By Momodou Sabally
A wonderful mother, the late Aja Fatou Asombie Bojang, was the very embodiment of love, magnanimity and compassion. News of her passing brought to me tears of sadness and memories of a past full of joy, love and serene camaraderie.
I didn’t apply for the job of S.G and Presidential Affairs Minister from President Jammeh and so I felt no need to go the extra mile to please him by unduly fraternizing with his family (like many people did back then) but I found in the former President’s mother a magnet of care and love. So while handling the onerous job of being President Jammeh’s S.G, Minister of Presidential Affairs as well as Minister in charge of the Civil Service, I still created time to visit his mother occasionally at her home in Kotou.
I have always found Aja Asombie a source of compassion, reconciliation and love; she spent a lot of time, energy and resources in promoting these values. She used to plead for lots people who fell into trouble with the former President. In my case she was so persistent that even while I was a detainee at the notorious NIA cells she would send a secret agent to come with a phone to meet me at my detention place so that she could speak to me. She would reassure me and pray for me. And indeed I was aware that she did everything that she could to get me out of that situation. I appreciated it then, I am even more appreciative of it now. And I will always be grateful to this woman for what she did for me and many other Gambians and non-Gambian alike.
Her home was but a shelter for people from all corners who came and lived with her there; at all times her residence accommodated far more people than its capacity. She insisted on sharing whatever she had. On many occasions when I travelled with Jammeh, the former President would tell me that he wanted to buy gifts for his mother but he would lament that the old woman would end up giving away all the gifts he bought for her. I knew that that was true and I would still encourage him to buy gifts for her because I knew that Aja Asombie Bojang found joy and happiness in the act of giving. May Allah accept her good deeds and reward her abundantly.
I cannot conclude this tribute without paying homage to His Excellency President Adama Barrow for his courage and sense of genuine Gambian compassion by issuing an official statement commiserating with the former first family. One would only underestimate President Barrow’s overture if one doesn’t understand the level of cancerous thinking in some quarters of our public institutions and private echo chambers, hell-bent on plunging our country into a melodrama of hatred, revenge and cyclical violence even after Allah Himself had saved us from a potential national inferno during the impasse that characterized our last Presidential election.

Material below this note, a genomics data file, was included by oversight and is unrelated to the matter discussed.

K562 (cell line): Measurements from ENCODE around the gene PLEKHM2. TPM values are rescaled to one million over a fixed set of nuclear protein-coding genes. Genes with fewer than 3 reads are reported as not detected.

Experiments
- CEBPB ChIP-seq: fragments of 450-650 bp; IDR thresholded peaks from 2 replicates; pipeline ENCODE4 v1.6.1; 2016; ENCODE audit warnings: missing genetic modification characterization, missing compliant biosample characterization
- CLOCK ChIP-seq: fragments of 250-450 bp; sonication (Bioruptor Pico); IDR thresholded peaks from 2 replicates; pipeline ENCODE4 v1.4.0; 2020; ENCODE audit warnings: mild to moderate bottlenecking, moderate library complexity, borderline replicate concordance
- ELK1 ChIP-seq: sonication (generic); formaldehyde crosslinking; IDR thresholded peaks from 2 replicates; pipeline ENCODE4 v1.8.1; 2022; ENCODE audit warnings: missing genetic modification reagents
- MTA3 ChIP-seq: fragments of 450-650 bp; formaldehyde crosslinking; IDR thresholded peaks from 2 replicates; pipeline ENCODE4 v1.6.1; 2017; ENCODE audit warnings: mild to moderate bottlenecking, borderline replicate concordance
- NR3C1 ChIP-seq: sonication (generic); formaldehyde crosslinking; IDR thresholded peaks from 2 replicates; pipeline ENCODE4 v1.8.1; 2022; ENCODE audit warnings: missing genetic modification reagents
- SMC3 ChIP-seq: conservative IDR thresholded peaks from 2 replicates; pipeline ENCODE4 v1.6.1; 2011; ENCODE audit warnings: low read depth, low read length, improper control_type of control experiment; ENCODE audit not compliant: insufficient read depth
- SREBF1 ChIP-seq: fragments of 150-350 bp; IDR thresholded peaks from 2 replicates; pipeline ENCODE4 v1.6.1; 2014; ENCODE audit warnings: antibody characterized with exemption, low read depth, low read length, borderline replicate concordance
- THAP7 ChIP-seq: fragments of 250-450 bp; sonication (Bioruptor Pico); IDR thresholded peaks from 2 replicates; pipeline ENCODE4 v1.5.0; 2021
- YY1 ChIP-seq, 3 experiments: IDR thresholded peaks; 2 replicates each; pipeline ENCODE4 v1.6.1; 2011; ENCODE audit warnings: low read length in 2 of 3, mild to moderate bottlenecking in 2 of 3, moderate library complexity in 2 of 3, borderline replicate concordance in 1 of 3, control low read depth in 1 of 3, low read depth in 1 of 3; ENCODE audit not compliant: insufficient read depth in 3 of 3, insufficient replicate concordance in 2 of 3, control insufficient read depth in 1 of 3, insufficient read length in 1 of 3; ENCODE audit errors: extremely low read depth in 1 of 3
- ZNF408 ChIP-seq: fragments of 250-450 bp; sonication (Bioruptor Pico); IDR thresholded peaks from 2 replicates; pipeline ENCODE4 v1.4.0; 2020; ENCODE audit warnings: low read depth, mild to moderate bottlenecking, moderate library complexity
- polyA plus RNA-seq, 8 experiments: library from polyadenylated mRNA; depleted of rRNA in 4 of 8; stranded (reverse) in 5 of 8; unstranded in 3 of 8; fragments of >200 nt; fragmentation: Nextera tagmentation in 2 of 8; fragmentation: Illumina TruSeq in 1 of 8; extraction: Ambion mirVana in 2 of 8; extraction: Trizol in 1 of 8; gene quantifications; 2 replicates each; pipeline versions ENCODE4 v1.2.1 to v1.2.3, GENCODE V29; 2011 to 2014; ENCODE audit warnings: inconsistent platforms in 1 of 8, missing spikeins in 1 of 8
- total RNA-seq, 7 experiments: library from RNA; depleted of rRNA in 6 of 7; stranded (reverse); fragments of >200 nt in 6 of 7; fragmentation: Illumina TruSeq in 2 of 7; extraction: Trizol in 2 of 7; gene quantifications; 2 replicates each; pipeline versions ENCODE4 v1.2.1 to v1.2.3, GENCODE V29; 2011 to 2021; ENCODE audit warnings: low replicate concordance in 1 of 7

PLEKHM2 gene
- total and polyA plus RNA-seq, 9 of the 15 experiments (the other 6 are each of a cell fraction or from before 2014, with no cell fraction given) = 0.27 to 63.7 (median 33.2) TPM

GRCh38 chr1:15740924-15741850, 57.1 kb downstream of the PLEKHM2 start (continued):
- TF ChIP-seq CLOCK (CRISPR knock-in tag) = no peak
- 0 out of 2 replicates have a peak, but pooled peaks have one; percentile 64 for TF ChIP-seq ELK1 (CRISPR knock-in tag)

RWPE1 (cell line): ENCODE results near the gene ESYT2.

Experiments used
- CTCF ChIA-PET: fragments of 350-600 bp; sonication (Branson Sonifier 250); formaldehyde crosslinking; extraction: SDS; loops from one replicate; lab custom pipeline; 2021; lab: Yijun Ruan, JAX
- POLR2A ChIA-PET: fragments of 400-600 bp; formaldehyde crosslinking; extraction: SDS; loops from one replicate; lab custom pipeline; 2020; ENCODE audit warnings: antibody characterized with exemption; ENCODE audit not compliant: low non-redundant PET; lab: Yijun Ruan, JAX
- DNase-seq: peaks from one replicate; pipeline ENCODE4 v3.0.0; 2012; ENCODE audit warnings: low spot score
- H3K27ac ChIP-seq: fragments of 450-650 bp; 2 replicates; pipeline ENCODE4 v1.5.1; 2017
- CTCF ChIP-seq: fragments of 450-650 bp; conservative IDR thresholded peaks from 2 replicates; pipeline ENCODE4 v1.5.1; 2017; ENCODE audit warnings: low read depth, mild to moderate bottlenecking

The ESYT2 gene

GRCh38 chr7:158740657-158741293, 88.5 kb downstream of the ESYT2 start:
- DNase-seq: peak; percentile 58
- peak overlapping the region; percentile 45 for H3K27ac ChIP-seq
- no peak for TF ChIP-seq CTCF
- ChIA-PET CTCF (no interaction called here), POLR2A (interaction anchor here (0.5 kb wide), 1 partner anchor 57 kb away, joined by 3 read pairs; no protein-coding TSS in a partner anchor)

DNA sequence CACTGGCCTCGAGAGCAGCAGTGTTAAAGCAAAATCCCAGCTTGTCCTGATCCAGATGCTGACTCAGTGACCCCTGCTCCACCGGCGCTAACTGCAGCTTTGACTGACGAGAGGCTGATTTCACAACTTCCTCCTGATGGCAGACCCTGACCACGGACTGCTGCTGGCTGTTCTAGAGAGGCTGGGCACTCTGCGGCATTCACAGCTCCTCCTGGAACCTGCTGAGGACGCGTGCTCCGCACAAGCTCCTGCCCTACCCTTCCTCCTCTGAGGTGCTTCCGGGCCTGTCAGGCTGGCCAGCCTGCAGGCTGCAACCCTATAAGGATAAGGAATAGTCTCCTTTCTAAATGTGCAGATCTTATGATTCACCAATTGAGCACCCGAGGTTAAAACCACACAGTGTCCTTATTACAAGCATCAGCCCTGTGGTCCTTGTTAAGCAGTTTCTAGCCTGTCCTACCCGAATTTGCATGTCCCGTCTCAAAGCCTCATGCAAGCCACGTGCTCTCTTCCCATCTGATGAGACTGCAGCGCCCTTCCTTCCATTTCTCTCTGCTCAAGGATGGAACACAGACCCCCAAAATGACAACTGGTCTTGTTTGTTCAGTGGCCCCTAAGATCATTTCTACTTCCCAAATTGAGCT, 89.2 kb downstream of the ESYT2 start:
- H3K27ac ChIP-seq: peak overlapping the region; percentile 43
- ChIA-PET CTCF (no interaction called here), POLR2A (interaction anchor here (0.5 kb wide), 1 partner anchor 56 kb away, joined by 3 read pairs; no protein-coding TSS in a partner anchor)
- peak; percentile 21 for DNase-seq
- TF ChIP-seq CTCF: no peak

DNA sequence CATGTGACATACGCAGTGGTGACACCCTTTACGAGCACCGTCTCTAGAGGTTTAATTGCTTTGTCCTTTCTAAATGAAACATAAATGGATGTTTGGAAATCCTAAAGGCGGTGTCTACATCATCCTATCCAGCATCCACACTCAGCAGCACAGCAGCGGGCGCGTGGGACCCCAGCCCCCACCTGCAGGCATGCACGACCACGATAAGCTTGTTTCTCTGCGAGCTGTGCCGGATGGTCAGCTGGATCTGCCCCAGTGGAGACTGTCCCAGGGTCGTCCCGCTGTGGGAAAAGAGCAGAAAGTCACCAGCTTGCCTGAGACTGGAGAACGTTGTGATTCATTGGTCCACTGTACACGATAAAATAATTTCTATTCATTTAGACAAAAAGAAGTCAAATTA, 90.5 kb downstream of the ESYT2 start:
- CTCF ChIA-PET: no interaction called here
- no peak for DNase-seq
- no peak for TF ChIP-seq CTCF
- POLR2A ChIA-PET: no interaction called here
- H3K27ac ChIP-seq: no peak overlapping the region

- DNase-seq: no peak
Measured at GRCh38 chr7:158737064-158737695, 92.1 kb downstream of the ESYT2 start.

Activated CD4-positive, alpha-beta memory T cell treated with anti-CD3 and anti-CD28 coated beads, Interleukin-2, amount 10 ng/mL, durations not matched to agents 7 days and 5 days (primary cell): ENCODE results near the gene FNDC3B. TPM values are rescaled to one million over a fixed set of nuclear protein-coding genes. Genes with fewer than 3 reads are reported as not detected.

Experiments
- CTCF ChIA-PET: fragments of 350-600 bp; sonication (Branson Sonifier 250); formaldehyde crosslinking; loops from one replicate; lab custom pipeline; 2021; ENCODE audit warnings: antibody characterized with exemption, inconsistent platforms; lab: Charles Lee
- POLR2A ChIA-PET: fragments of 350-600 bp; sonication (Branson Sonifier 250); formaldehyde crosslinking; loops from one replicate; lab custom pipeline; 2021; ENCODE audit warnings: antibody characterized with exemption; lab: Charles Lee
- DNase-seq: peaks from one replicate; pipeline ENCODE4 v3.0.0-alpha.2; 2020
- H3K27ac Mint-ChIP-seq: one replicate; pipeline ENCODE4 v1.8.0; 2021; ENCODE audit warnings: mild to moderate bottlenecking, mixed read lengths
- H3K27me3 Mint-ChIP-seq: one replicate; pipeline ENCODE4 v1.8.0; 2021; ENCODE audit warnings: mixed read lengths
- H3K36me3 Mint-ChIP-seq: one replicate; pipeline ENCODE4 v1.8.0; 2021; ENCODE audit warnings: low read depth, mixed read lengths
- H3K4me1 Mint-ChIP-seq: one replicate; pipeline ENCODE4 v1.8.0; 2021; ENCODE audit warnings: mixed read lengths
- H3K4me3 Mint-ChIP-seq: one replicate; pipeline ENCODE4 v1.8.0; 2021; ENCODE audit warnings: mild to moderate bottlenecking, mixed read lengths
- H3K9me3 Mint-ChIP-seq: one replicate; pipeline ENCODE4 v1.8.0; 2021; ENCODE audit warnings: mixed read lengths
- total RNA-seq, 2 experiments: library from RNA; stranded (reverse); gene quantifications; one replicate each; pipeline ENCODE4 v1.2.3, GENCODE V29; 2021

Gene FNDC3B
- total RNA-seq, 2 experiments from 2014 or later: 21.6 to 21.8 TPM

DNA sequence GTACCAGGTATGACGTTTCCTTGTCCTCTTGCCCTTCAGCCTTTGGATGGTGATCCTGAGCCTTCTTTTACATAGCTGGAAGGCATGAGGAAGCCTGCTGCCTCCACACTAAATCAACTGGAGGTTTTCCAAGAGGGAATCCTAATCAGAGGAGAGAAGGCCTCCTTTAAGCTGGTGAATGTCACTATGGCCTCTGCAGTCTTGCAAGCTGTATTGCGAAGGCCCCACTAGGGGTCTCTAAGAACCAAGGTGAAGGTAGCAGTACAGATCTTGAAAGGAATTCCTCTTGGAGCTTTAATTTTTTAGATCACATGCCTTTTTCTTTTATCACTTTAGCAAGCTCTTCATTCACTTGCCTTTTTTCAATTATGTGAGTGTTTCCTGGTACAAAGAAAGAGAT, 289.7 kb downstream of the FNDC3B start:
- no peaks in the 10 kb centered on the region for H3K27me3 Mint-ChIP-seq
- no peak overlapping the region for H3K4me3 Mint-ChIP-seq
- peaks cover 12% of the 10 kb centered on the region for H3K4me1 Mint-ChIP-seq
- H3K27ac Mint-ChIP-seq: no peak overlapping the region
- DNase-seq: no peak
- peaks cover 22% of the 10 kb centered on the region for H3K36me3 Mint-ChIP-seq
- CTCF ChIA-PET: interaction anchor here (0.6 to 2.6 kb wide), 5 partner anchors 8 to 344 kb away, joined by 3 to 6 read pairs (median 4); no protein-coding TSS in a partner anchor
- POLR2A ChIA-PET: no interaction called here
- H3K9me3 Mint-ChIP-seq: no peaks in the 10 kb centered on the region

Many a time I reflect on verse 103 of Surah Ali Imran and all but conclude that Allah is talking to Gambians directly in this verse and I quote: “And hold firmly to the rope of Allah all together and do not become divided. And remember the favor of Allah upon you – when you were enemies and He brought your hearts together and you became, by His favor, brothers. And you were on the edge of a pit of the Fire, and He saved you from it. Thus does Allah make clear to you His verses that you may be guided.”
In the words of a Rwandan columnist as published in the July 27, issue of The New Times, it is about time that we eradicated the selfishness of “seeing ourselves in prisms of ethnic, religious, regional or any other simplistic identity”. I commend the thousands of Gambians who ditched all political and other parochial tendencies and came out to openly express their condolences on the loss of our mother.
From my readings of general sentiments on Gambian social media, I have seen that just like she strove in her earthly life to foster unity and compassion, her passing into the next world is also a catalyst in the same vein. And as she begins her journey to the next world, I pray that Allah forgives our late former First Mother and grant her blissful repose in Jannatul Firdaus.
I am grateful to you Enaa Asombie Bojang and like the melodious Sediou Band would sing to your praise and Honour I bid you good bye:
Asombie, Asombie, Asombie Bojang
Wonin-nkolou baamaa lem
Asombie Bojang, Sangkarangka!
Former S.G and Presidential Affairs Minister, Momodou Sabally is the author of “Jangi Jollof” a memoir that has just been shot into a movie. He is currently finalizing his second memoir about his life in office as former Minister and also at the initial stages of his second movie to be produced by a group of young West Africans titled “Chronicles of Sabally”